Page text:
It's not going to do any good to land on Mars if we're stupid.
April 3, 2013 3:38 PM   Subscribe


 
But we can stop in Barstow halfway for smokes right?
posted by The Whelk at 3:44 PM on April 3, 2013 [4 favorites]


Those stars are going a bit fast. Parallax is a somewhat smaller effect. Just a tad, you know?
posted by edd at 3:46 PM on April 3, 2013 [3 favorites]


Might as well, and pick me up one of those microwavable shit burgers while you're in there.
posted by MiltonRandKalman at 3:49 PM on April 3, 2013




Also the stars are a repeating pattern, so you get aliasing and it looks terrible. But if you showed them parallaxing instead of just translating then you would get no sense of speed. If you time it right, the distance from earth to mars is .5 AU. The distance from summer earth to summer earth is 2 AU - and the stars we can see in both seasons (the north and south ones) don't look all that different over the course of the year.
posted by aubilenon at 3:51 PM on April 3, 2013 [1 favorite]


Here's a good soundtrack if you plan on bringing your kids along for the ride

Mars ain't the kind of place to raise a kid.
posted by It's Raining Florence Henderson at 3:52 PM on April 3, 2013 [22 favorites]


WERE. If the Earth WERE 100 pixels wide.
posted by Longtime Listener at 3:54 PM on April 3, 2013 [12 favorites]


So, here's a question: would it be quicker to go to Mars for real or to go to the nearest known inhabitable planet at the speed on that website graphic?

Assuming, for the moment, that the handful of planets we think might be habitable actually are.
posted by Jehan at 3:57 PM on April 3, 2013 [1 favorite]


Previously in "holy shit the solar system is huge."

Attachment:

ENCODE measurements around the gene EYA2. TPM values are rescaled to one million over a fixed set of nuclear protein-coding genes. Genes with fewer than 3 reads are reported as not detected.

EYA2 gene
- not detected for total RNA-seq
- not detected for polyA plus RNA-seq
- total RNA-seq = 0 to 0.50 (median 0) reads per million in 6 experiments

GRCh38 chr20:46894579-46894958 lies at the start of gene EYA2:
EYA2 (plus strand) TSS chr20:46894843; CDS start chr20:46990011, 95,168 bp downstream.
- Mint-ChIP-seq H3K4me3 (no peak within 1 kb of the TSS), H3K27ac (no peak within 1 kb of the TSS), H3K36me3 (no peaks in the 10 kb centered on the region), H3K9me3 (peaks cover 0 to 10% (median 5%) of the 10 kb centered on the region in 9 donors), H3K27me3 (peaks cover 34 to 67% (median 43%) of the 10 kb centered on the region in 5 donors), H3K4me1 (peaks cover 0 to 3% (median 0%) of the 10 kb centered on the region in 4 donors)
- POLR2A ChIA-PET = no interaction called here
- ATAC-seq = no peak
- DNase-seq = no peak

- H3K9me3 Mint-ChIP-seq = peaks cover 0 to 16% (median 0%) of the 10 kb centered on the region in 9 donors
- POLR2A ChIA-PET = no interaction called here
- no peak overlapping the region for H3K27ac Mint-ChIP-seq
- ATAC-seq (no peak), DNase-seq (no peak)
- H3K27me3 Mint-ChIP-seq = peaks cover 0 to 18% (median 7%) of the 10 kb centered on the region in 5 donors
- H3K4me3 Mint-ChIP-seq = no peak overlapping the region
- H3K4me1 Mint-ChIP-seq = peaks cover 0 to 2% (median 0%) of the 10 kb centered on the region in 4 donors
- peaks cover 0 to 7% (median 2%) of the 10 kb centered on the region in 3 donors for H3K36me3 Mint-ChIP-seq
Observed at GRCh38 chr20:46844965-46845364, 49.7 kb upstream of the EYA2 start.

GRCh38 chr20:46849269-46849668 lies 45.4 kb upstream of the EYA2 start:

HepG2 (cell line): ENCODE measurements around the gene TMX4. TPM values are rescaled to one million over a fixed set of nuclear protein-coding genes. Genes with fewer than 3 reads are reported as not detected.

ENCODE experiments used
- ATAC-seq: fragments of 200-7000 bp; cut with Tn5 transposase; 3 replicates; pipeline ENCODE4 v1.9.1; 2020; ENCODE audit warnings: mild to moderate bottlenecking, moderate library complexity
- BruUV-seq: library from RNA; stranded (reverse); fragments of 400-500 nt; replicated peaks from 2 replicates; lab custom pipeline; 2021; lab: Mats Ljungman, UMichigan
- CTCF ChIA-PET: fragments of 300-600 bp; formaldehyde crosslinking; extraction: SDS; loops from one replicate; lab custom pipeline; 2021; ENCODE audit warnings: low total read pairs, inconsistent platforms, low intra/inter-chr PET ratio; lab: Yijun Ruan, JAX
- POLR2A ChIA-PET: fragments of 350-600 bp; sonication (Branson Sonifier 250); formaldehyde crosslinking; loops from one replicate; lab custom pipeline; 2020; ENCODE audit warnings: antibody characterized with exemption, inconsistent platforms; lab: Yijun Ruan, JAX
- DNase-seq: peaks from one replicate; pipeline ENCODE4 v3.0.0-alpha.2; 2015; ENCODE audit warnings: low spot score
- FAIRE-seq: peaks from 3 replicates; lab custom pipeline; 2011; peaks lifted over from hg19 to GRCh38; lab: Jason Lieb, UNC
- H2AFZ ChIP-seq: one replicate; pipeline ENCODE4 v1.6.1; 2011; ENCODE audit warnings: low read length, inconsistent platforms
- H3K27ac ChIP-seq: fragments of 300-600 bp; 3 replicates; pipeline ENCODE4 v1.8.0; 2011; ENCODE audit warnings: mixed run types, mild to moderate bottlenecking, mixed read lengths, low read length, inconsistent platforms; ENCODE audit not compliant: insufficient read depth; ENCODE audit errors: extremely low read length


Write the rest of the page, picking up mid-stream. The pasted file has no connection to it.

posted by The Card Cheat at 4:01 PM on April 3, 2013


Distance to Proxima Centauri is 4.35 LY, and the animation was simulating 0.20 c. So real travel to Mars is quicker*.

*Depending on your frame of reference.
posted by MiltonRandKalman at 4:01 PM on April 3, 2013 [1 favorite]


jehan: That page gets up to 1/5 the speed of light? The nearest star, inhabitable planets or no, is 5 light years away. We can get to mars in less than 25 years, and in fact, we might even do that.
posted by aubilenon at 4:02 PM on April 3, 2013


This is a good lesson on distance but I'd be interested in seeing something scaled to fuel costs. I suspect that every orbit in our system would be compressed to a few pixels just outside of earth's gravity well.
posted by fartron at 4:07 PM on April 3, 2013 [2 favorites]


Now show how long it would take go get to Uranus!
posted by item at 4:07 PM on April 3, 2013 [5 favorites]


Mars is for chumps. Look at how much trouble we're having getting out of our current gravity well. Why would we drop our first extraterrestrial settlement at the bottom of another deep gravity well?

~25 meters of rock will provide long-term shielding against cosmic radiation. Go to Luna or an asteroid and dig. Even easier, try the giant lava tube cave in Marius crater. It's pretty much ideal.

Mining and manufacturing on a low gravity moon or minor planet would make the second extraterrestrial colony far easier to build than the first. Sure, go to Mars, but not first.
posted by justsomebodythatyouusedtoknow at 4:08 PM on April 3, 2013 [15 favorites]


Just as the message comes up that the travel speed's the equivalent of 7000 pixels/second the whole screen goes white. Very "Event Horizon". It also means that you can count me out of the rescue mission - I've seen the movie.
posted by Zack_Replica at 4:10 PM on April 3, 2013 [4 favorites]


Well, if I learned anything from those Apollo mission transcripts from earlier today, there are going to be a LOT of sticky turds floating around the spaceship if it takes that long to get there.
posted by This_Will_Be_Good at 4:19 PM on April 3, 2013 [1 favorite]


Mars barred.
posted by Blazecock Pileon at 4:25 PM on April 3, 2013 [2 favorites]


@Longtime Listener

I don't think it's "were."

Were is past tense plural, was is singular.

The earth was beautiful today.

The earth were beautiful today. (No)
posted by dave78981 at 4:26 PM on April 3, 2013


But if you showed them parallaxing instead of just translating then you would get no sense of speed.
I know I'm being a miserable spoilsport but... just draw a flipping ruler.

Really, parallax is very literally the first step on the ladder to us understanding just how big all this shit is. Let's not abuse it.
posted by edd at 4:31 PM on April 3, 2013


Wow. And I thought it was a long way to the Chemist's.
posted by Pogo_Fuzzybutt at 4:31 PM on April 3, 2013 [8 favorites]


Now show how long it would take go get to Uranus!

Much faster with dinner and a movie
posted by Renoroc at 4:38 PM on April 3, 2013 [6 favorites]